Yamini Krishnamurti With Renuka Khandekar
Yamini Poornatilaka Krishnamurti, a little tomboy growing up in the temple town of Chidambaram, felt strangely drawn towards the dancing figures sculpted on the temple walls. When the time came for her to settle down to a formal school education, she astonished her family by declaring she would rather learn dance at Kalakshetra, the dance school established by Rukmini Devi Arundale. It was to be a long and arduous journey, but Yamini’s uncompromising commitment to her art and her father’s unstinting support saw her blossom into one of India’s greatest Bharatanatyam and Kuchipudi dancers.
In this book, Yamini describes her art as “transforming, redeeming and intoxicating” She speaks of her experience as a young girl growing up in an orthodox South Indian family, her tutelage under Rukmini Devi Arundale, her awe at watching Balasaraswati perform, her romance with Kuchipudi, till then a male bastion, and her memories of her many performances in India and abroad.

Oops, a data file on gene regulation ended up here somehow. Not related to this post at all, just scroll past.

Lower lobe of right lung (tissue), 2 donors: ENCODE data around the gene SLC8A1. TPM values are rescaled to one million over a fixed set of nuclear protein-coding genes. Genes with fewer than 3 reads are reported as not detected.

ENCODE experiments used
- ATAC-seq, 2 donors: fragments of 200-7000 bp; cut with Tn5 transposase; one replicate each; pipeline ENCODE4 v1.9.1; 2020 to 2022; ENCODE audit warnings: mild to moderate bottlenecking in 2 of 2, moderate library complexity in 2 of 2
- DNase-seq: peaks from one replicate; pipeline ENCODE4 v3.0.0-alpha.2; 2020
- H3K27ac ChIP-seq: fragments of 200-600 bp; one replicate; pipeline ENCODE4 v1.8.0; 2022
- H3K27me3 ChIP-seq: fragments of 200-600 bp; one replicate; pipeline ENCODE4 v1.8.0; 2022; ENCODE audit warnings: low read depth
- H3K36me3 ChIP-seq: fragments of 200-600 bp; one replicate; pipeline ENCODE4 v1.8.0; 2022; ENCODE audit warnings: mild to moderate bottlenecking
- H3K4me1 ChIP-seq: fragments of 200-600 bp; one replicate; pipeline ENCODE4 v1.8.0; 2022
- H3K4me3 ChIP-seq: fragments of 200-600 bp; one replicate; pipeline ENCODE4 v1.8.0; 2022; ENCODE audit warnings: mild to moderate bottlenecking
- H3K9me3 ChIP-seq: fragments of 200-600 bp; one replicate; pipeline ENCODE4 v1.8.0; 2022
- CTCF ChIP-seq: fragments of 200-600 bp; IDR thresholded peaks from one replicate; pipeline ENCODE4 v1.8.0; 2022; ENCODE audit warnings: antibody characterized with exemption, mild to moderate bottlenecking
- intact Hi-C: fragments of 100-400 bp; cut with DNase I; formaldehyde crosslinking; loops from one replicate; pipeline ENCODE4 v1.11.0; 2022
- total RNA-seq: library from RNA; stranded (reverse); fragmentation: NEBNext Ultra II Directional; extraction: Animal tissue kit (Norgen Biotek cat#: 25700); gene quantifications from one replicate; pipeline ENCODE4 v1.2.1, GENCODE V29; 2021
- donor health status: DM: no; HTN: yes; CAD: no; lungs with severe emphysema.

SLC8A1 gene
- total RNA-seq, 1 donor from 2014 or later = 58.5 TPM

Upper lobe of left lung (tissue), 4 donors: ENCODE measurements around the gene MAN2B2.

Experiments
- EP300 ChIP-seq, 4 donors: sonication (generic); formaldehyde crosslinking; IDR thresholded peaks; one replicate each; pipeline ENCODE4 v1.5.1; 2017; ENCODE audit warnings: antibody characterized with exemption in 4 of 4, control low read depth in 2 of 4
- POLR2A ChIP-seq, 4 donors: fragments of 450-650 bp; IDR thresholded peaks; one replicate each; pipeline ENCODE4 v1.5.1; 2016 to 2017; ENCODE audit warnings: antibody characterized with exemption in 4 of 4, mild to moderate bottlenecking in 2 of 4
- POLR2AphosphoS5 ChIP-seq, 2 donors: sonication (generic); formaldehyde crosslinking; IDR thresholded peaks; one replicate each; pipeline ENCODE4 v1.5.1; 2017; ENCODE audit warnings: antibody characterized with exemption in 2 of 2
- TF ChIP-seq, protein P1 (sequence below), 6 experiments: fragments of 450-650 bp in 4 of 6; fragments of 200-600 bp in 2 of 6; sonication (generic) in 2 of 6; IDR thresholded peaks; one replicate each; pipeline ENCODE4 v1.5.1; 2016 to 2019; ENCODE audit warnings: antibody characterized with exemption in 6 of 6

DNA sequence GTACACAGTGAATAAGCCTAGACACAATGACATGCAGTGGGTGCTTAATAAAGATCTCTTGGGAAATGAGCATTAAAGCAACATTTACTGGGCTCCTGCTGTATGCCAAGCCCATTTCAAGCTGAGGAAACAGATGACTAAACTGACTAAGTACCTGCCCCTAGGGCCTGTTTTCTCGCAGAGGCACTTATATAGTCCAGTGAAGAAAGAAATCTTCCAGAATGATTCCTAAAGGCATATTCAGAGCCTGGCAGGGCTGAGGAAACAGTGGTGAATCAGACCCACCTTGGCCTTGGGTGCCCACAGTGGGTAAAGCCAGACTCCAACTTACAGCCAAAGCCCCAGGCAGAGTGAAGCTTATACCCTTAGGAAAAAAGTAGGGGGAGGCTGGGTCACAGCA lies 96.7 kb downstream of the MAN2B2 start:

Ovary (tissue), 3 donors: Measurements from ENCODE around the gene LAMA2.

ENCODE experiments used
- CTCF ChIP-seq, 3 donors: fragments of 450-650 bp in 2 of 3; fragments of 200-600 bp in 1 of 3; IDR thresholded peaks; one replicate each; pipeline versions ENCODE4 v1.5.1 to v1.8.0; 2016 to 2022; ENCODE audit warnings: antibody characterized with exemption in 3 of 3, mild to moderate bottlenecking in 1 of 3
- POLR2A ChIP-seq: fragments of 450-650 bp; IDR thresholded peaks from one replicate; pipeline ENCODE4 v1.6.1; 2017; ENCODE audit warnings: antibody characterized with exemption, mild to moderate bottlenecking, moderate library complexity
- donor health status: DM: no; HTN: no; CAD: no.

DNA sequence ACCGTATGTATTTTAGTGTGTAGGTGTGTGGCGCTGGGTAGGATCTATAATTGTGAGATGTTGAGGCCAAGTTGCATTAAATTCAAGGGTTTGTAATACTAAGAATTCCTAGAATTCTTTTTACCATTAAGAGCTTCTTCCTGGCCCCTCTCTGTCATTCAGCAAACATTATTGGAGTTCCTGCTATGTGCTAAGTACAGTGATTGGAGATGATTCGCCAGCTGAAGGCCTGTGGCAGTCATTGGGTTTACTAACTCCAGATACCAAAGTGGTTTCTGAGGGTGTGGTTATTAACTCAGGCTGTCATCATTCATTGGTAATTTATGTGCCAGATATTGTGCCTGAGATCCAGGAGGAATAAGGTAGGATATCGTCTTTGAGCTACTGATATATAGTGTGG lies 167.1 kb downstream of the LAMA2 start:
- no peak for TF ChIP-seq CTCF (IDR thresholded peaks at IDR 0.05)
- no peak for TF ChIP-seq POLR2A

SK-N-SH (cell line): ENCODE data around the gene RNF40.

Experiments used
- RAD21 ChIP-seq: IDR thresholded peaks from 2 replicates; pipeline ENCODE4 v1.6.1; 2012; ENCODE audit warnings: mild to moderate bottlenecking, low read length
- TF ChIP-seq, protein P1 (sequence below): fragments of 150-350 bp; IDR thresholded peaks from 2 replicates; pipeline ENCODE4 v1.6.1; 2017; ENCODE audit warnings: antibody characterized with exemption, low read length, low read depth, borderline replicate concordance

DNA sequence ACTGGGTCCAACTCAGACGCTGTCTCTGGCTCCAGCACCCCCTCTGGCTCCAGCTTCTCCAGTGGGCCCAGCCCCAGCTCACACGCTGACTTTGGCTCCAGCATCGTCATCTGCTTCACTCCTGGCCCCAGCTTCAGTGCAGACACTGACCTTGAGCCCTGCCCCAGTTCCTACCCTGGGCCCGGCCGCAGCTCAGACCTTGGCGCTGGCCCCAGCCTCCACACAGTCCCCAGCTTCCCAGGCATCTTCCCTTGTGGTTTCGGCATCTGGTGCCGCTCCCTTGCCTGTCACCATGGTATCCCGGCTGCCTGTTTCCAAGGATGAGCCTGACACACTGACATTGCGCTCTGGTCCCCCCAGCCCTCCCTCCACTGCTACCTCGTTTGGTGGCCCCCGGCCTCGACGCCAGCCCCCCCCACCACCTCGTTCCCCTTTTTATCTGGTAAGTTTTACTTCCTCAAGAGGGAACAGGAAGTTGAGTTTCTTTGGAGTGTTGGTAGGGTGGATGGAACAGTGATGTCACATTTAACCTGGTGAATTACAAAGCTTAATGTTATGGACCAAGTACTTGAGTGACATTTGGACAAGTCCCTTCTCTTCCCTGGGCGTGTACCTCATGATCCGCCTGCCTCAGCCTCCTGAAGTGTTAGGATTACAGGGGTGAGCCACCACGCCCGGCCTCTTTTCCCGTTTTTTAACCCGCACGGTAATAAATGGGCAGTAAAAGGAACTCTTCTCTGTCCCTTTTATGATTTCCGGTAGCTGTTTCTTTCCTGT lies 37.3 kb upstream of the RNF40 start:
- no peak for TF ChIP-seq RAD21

Embellished with her favourite stories from a legend and folklore, spiked with personal anecdotes and comments on changing public tastes and sensibility , this book is truly a daner’s tribute to her art:
Yamini Krishnamurti describes herself as ‘Andhra by extraction, Karnataka-born and Tamil by training.’ She was one of the most distinguished pupils of the Kalakshetra school of music and dance in Madras. She pioneered the national and international recognition of the classical dance styles of Bharatanatyam and Kuchipudi and became the youngest recipient of the Padma Shri in 1968. The Tirupati Temple appointed her as ‘Asthana Nartaki’, its official dancer, the only modern instance of a temple claiming an artiste.
Renuka Khandekar is a writer for print & television. After having lived and travelled widely in Europe for two years, she chose to come back to India instead of going further west, ‘to share in the change and excitement of a restaurant place called home’. Co-authoring Yamini Krishnamurti’s life story was a two-year project that she likens to ‘participating in a great yagna or ritual sacrifice’.